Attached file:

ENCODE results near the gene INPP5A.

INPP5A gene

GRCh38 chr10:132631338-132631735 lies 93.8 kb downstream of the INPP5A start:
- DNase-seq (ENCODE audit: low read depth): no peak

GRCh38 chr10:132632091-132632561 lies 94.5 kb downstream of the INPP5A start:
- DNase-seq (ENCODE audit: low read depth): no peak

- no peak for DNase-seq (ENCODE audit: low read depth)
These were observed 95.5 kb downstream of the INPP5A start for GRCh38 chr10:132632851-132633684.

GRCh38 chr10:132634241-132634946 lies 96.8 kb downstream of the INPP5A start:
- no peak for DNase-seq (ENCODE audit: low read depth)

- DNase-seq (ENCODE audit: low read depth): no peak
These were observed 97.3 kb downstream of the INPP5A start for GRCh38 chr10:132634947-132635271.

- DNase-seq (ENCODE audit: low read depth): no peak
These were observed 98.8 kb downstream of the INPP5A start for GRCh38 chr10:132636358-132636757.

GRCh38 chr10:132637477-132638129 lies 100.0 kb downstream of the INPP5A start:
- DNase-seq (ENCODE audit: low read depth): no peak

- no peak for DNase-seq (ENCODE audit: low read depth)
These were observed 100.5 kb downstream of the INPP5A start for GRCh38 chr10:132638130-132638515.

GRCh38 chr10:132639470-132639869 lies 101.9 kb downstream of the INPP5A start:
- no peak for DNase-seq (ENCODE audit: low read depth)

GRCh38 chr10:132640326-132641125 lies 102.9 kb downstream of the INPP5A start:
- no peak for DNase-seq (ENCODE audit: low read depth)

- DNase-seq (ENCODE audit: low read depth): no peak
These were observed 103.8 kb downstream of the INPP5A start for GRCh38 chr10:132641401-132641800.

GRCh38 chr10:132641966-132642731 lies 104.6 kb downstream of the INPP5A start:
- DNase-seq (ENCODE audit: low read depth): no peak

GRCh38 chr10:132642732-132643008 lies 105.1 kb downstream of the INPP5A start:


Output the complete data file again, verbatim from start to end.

ENCODE results near the gene INPP5A.

INPP5A gene

GRCh38 chr10:132631338-132631735 lies 93.8 kb downstream of the INPP5A start:
- DNase-seq (ENCODE audit: low read depth): no peak

GRCh38 chr10:132632091-132632561 lies 94.5 kb downstream of the INPP5A start:
- DNase-seq (ENCODE audit: low read depth): no peak

- no peak for DNase-seq (ENCODE audit: low read depth)
These were observed 95.5 kb downstream of the INPP5A start for GRCh38 chr10:132632851-132633684.

GRCh38 chr10:132634241-132634946 lies 96.8 kb downstream of the INPP5A start:
- no peak for DNase-seq (ENCODE audit: low read depth)

- DNase-seq (ENCODE audit: low read depth): no peak
These were observed 97.3 kb downstream of the INPP5A start for GRCh38 chr10:132634947-132635271.

- DNase-seq (ENCODE audit: low read depth): no peak
These were observed 98.8 kb downstream of the INPP5A start for GRCh38 chr10:132636358-132636757.

GRCh38 chr10:132637477-132638129 lies 100.0 kb downstream of the INPP5A start:
- DNase-seq (ENCODE audit: low read depth): no peak

- no peak for DNase-seq (ENCODE audit: low read depth)
These were observed 100.5 kb downstream of the INPP5A start for GRCh38 chr10:132638130-132638515.

GRCh38 chr10:132639470-132639869 lies 101.9 kb downstream of the INPP5A start:
- no peak for DNase-seq (ENCODE audit: low read depth)

GRCh38 chr10:132640326-132641125 lies 102.9 kb downstream of the INPP5A start:
- no peak for DNase-seq (ENCODE audit: low read depth)

- DNase-seq (ENCODE audit: low read depth): no peak
These were observed 103.8 kb downstream of the INPP5A start for GRCh38 chr10:132641401-132641800.

GRCh38 chr10:132641966-132642731 lies 104.6 kb downstream of the INPP5A start:
- DNase-seq (ENCODE audit: low read depth): no peak

GRCh38 chr10:132642732-132643008 lies 105.1 kb downstream of the INPP5A start: